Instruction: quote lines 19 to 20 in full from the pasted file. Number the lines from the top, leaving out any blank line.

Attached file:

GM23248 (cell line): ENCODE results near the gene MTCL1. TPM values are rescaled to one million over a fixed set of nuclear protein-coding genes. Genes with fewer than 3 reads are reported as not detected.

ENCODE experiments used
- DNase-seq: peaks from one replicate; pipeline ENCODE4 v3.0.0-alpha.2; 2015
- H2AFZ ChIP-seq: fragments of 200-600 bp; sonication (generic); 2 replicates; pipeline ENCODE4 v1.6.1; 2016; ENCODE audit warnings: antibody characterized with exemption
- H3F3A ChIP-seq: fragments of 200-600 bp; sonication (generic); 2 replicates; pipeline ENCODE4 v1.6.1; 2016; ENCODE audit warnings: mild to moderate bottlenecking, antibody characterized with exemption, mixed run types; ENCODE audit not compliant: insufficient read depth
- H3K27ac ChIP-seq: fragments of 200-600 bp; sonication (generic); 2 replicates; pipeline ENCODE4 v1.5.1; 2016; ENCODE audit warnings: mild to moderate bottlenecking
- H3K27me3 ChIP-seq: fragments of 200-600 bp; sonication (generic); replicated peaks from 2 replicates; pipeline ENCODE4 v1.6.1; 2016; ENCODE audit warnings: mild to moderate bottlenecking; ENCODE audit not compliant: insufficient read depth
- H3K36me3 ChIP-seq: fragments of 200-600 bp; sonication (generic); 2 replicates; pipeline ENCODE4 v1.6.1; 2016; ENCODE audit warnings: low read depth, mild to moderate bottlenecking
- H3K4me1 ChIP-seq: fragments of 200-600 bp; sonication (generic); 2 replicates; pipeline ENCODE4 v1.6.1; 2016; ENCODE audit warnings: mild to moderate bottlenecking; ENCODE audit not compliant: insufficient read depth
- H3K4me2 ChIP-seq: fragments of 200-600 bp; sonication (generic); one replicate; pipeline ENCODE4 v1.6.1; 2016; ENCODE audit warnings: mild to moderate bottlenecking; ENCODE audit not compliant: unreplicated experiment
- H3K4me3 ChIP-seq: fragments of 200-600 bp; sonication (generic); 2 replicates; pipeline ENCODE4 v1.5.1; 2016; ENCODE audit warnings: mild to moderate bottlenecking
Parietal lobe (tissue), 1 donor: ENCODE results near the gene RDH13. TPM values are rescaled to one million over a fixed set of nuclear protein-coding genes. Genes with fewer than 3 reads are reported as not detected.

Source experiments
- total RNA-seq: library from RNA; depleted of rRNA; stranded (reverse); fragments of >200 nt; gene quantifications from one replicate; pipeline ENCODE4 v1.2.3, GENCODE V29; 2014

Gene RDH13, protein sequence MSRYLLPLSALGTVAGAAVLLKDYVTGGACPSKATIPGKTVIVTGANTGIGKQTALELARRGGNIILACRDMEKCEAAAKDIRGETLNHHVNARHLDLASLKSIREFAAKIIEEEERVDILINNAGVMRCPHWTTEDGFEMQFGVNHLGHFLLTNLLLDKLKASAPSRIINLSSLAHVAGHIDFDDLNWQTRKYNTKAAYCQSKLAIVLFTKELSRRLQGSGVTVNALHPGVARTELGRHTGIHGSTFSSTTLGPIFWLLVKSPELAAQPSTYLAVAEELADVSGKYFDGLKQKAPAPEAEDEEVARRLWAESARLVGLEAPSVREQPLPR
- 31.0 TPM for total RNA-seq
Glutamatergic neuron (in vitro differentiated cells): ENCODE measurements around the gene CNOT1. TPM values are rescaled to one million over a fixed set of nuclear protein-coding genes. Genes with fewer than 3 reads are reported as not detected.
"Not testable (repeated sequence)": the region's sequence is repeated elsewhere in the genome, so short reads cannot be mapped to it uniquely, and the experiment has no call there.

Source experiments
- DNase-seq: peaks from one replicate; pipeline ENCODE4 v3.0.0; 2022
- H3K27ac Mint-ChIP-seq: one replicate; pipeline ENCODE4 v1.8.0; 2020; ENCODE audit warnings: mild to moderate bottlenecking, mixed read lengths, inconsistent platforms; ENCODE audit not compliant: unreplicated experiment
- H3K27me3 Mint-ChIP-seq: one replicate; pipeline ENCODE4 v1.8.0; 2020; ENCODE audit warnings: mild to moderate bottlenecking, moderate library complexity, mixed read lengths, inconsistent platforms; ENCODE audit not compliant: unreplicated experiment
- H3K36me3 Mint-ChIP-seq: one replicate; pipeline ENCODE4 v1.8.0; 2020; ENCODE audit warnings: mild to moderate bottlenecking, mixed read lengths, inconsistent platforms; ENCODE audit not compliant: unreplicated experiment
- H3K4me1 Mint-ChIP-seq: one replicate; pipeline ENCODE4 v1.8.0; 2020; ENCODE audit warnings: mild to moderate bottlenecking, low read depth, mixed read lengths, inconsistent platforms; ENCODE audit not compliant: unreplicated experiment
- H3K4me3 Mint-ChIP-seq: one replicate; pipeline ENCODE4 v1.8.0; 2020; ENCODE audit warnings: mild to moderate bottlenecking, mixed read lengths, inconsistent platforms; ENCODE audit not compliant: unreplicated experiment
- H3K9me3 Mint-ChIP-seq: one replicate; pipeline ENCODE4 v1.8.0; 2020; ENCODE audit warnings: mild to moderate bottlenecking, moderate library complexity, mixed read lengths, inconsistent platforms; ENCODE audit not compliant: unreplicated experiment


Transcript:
Source experiments
- DNase-seq: peaks from one replicate; pipeline ENCODE4 v3.0.0; 2022